Prime Minister’s speech was visionless: BJP – on the national offensive towards a more inspired future ?!!
From The Hindu
New Delhi, August 15, 2010 (PTI): Describing Prime Minister Manmohan Singh’s Independence Day speech as a “cut and paste” job, the Bharatiya Janata Party (BJP) on Sunday said this shows that either he did not receive “directives from the top” or has “lost interest” in his job.
“A nation expects a lot from the Prime Minister’s Independence Day speech. But today it was a cut and paste story. The speech was lacklustre, directionless and visionless,” BJP spokesperson Rajeev Pratap Rudy said.
“The speech shows that either the Prime Minister did not receive directives from the top or he has lost interest in his job,” Mr. Rudy said.
The BJP leader insisted that Dr. Singh’s address did not deal adequately with burning issues like the situation in Kashmir, price rise and international relations.
“It was a dismal display by the Prime Minister,” Mr. Rudy said.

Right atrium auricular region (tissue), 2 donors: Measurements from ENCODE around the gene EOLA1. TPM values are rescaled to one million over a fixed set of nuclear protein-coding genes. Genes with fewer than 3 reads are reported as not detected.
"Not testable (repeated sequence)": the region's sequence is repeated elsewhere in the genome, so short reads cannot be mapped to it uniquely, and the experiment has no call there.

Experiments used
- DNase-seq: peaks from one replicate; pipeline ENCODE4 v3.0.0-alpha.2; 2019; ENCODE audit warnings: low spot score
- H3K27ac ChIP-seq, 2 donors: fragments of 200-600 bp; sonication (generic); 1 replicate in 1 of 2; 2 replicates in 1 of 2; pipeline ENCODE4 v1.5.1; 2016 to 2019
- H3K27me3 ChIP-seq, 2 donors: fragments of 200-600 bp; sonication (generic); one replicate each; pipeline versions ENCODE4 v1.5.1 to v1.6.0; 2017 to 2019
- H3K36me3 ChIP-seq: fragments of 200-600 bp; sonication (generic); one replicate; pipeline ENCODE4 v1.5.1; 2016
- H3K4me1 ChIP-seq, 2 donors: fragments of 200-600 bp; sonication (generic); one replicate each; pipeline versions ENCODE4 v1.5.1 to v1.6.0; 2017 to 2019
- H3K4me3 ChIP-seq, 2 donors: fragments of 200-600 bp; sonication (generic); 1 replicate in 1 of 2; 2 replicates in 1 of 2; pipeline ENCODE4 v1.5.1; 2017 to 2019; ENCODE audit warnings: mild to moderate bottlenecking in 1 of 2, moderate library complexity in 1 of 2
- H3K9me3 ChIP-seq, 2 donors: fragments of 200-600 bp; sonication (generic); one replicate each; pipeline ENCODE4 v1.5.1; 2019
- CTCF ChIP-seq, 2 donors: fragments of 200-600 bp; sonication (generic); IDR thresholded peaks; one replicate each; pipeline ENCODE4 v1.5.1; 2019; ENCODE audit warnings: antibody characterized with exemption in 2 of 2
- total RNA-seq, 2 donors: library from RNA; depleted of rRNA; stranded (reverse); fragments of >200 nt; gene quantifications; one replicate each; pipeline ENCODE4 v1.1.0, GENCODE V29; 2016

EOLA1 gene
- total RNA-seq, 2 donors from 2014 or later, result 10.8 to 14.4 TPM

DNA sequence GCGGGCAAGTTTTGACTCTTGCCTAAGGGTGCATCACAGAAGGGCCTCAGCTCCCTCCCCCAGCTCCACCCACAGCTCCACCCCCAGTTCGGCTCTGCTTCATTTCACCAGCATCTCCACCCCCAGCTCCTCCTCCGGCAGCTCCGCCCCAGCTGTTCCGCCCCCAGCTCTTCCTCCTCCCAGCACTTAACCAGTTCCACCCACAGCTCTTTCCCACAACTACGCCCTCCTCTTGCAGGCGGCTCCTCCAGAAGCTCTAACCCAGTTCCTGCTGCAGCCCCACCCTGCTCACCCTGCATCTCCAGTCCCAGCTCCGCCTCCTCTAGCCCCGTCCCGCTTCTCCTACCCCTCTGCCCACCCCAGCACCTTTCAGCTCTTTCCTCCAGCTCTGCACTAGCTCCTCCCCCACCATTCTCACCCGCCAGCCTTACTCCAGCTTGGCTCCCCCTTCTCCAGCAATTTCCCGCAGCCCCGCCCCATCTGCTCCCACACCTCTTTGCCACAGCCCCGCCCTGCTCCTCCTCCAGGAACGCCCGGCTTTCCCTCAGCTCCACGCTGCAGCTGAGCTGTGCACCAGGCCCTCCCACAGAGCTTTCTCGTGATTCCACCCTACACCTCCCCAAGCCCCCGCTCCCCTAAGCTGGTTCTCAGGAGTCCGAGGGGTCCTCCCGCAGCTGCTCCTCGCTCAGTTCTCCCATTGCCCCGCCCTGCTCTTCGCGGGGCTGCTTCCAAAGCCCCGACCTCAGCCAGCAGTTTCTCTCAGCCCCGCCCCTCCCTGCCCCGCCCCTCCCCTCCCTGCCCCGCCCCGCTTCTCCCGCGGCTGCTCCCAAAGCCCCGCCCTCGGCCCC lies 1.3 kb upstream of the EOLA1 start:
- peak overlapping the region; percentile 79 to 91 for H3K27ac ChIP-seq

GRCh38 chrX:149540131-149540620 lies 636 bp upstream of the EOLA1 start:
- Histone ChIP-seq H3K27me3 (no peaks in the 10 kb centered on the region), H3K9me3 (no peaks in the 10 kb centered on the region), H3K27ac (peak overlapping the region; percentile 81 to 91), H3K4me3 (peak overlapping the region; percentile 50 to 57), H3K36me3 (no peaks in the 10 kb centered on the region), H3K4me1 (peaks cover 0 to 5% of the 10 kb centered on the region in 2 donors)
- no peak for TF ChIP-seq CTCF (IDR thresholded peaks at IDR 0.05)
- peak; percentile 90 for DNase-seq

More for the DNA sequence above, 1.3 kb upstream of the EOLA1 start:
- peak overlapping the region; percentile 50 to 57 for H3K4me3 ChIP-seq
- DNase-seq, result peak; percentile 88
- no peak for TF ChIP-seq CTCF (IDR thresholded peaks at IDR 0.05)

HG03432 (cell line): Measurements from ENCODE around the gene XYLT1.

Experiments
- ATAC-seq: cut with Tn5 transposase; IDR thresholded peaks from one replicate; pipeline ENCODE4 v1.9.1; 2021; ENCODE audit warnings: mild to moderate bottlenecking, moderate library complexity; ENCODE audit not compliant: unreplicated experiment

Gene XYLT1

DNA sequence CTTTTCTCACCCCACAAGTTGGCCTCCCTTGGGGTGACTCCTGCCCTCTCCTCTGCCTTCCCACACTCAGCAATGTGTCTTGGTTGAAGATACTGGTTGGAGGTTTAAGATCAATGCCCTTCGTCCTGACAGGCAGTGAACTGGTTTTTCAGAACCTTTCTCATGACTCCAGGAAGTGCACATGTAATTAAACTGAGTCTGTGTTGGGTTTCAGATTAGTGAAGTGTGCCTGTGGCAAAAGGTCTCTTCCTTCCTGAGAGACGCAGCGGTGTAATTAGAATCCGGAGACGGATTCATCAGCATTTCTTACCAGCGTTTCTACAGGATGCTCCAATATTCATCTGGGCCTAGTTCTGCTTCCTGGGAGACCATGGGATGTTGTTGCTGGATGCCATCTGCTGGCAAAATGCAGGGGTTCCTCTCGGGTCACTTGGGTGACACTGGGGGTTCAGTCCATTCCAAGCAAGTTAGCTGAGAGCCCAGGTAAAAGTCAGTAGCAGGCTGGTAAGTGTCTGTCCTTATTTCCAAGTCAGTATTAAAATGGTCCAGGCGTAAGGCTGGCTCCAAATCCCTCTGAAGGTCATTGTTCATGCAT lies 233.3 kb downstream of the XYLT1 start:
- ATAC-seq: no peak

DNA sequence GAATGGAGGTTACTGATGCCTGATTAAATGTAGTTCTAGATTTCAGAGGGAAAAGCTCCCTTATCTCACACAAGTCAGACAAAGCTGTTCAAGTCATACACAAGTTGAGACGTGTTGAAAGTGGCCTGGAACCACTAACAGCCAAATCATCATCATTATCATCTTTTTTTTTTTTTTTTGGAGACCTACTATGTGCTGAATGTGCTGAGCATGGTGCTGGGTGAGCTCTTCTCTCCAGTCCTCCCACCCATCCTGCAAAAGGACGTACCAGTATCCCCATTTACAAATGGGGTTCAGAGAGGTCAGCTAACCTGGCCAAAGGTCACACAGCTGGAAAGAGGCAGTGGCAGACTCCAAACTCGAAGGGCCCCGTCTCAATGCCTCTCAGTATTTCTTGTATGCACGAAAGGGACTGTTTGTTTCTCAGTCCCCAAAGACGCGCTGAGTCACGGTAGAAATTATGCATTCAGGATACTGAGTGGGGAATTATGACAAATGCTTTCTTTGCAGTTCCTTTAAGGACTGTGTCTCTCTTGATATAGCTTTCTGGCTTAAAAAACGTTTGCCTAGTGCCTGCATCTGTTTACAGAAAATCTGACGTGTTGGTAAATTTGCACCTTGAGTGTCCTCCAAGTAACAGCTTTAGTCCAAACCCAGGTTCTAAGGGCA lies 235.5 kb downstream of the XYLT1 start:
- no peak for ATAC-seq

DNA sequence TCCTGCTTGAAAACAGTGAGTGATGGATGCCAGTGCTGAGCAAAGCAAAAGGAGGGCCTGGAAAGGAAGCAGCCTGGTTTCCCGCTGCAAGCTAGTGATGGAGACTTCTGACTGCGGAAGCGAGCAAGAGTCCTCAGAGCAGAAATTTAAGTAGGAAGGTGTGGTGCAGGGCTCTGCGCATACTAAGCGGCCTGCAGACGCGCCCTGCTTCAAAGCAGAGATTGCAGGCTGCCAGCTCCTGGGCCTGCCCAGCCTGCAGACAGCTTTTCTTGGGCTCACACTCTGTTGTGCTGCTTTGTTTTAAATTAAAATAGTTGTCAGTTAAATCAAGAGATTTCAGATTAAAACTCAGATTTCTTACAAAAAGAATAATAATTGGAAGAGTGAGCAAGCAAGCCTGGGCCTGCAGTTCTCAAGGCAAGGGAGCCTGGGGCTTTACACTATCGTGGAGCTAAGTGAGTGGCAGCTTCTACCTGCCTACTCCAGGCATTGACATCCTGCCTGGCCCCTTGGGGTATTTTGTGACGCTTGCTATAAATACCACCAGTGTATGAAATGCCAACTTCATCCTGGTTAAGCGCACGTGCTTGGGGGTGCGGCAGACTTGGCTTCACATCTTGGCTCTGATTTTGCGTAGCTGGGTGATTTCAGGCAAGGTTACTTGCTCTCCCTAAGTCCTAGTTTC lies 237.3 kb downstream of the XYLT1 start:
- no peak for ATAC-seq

Highlights of Prime Minister Manmohan Singh’s Independence Day speech – lackluster performance ?!!
From NewsTrack India
New Delhi , Sun, 15 Aug 2010 (ANI ): A confident Prime Minister Dr Manmohan Singh sent out a positive Independence Day message that he wants to resolve differences with Pakistan through dialogue, but much progress cannot be made unless terrorism emanating from its territory ends.
Following are the highlights of his speech delivered on the occasion of India’s 64th Independence Day on Sunday:
The rate of our economic growth has been better than most other countries in the world. This shows the strength of our economy.
Today, India stands among the fastest growing economies of the world. As the world’s largest democracy, we have become an example for many other countries to emulate.
Our citizens have the right to make their voice heard. Our country is viewed with respect all over the world. Our views command attention in international fora.